Everything We Know about the NVIDIA GTX 680

Table of Contents

  1. Kepler GPU Architecture
  2. GPU Boost & Adaptive V-Sync
  3. Antialiasing Solutions
  4. SLI & Multiple Monitor Gaming
  5. Benchmarking in Brief
  6. Specifications

Antialiasing Solutions

The currently popular antialiasing solution is MSAA, which renders the screen at 200% or higher resolution, then down samples the image. However, this technique chews up video memory exponentially: 2x MSAA doubles the memory usage, 4x MSAA quadruples it, and 8x MSAA octuples it, making it an impractical solution for most gamers seeking solid performance.

The GTX 680 employs a new technique, FXAA, which locates edges in a frame based on contrast detection, then smoothes out the jagged edge through post-processing. FXAA’s ability to smooth edges is comparable or superior to 4x MSAA without the additional memory usage, and it works on transparent geometry, such as foliage. FXAA can be enabled through the NVIDIA Control Panel to work with hundreds of games, regardless of age.

If you’re looking for sheer quality, then the 680′s new TXAA technique, which is designed for direct integration into game engines, comes in two flavors. TXAA 1 offers visual quality on par with 8x MSAA with performance comparable to 2x MSAA, while TXAA 2 offers image quality that’s superior to 8x MSAA, with performance comparable to 4x MSAA.

The following games, engines, and developers have committed to offering TXAA support: MechWarrior Online, Secret World, Eve Online, Borderlands 2, Unreal Engine 4, BitSquid, Slant Six Games, and Crytek.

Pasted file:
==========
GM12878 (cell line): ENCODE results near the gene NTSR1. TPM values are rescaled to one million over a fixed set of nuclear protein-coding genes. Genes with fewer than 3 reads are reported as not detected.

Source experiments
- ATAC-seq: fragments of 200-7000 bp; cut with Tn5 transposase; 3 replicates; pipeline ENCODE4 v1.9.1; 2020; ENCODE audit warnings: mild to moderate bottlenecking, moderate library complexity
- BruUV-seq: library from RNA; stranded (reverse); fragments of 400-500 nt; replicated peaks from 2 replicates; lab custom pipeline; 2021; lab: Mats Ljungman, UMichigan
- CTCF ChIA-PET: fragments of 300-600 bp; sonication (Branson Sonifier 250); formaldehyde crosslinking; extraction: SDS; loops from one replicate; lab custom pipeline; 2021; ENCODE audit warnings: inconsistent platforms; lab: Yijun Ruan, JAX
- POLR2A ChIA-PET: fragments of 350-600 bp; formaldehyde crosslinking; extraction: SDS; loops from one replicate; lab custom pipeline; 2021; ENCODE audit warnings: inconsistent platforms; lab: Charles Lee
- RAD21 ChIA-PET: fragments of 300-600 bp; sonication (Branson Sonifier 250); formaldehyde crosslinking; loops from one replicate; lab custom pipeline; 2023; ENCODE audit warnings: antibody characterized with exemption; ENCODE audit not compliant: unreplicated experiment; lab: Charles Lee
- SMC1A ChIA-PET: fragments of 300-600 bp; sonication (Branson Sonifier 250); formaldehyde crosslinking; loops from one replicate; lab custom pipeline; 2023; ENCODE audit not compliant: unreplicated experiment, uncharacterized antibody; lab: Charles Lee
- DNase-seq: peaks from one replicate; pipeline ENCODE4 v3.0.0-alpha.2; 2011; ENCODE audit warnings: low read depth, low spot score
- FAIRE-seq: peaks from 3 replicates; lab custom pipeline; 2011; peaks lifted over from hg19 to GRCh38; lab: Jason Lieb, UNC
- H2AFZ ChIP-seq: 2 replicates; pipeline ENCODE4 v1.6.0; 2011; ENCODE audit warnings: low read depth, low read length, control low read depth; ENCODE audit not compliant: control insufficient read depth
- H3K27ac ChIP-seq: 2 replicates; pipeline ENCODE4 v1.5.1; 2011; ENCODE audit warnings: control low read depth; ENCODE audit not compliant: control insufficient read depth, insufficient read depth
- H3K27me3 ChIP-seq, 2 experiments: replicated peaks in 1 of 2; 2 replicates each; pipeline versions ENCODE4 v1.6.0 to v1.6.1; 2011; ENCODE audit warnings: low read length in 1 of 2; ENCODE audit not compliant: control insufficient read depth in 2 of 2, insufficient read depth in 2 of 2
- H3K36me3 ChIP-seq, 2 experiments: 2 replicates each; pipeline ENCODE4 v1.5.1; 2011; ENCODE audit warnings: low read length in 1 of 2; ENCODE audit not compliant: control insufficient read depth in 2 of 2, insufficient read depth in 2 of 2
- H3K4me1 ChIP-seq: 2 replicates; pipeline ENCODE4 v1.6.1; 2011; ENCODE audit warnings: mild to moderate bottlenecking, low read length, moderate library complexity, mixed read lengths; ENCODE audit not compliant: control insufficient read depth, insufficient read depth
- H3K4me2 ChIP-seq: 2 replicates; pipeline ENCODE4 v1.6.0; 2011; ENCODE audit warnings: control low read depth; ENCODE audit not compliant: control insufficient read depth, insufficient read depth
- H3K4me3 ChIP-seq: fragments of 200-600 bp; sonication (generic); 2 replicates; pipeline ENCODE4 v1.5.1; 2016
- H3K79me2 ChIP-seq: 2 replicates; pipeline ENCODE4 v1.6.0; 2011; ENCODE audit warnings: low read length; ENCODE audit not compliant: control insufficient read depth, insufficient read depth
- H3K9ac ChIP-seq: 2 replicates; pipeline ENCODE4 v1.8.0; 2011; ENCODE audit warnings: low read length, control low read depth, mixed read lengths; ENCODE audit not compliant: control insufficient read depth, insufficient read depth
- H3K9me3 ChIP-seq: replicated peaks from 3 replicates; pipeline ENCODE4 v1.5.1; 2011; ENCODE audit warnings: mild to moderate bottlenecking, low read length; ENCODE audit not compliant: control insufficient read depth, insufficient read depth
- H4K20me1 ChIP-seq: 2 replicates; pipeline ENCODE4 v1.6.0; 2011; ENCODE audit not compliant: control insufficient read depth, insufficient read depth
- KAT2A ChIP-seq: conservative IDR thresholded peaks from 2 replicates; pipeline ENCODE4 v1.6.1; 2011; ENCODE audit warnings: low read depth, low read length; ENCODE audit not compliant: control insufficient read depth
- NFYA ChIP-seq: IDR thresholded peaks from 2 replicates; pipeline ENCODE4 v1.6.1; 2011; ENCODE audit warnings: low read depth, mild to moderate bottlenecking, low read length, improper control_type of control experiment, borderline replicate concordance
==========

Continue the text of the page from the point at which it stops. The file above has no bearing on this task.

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3 Comments on Everything We Know about the NVIDIA GTX 680


On March 27, 2012 at 6:17 am

I just want to address one part of this article:
“At GDC 2011, it took three GTX 580s to run Epic’s Samaritan demo (above), consuming 732W of power, generating 2500 BTUs of heat and 51 dBA of noise. This year’s GDC saw a single GTX 680 do the same job for less, consuming only 195W of power, generating 660 BTUs of heat and 46 dBA of noise.”
This is just marketing babble. The truth is the Samaritan demo (Unreal Engine 3.5) doesn’t actually NEED all three GTX 580′s. The demo was as yet unoptimized when they first showed it off last year, and neither Epic nor nVidia wanted to take any chances with hitches during its showcase, hence they over-prepared. I believe in its current state, a single GTX 580 could handle the demo just fine using FXAA, but then how would nVidia convince you that you need a GTX 680? Don’t get me wrong, I’m a fan of the 680, but I believe it has enough real strengths to justify it without resorting to marketing half-truths.

The real question is how is Unreal Engine 4.0 going to look and perform when it’s revealed at E3 this year?


On March 27, 2012 at 10:05 am

C’mon people, if you’ve paid any attention to how this works you already know whats gonna happen here. AMD beats Nvidia to market, prices the 79xx high cause theres no competition, Nvidia relases the 680 for slightly less then within the month AMD drops the 7950/70 to less then the 680, and releases the 7990 for more. Its gone that exact same way for 3 generations of cards now, don’t see why this will be any different.

CJ Miozzi

On March 27, 2012 at 10:05 am


Thanks for pointing that out! May I ask where you learned that?

I can’t wait to drool over Unreal Engine 4.0… Hell, I can’t wait to play Unreal Tournament 4.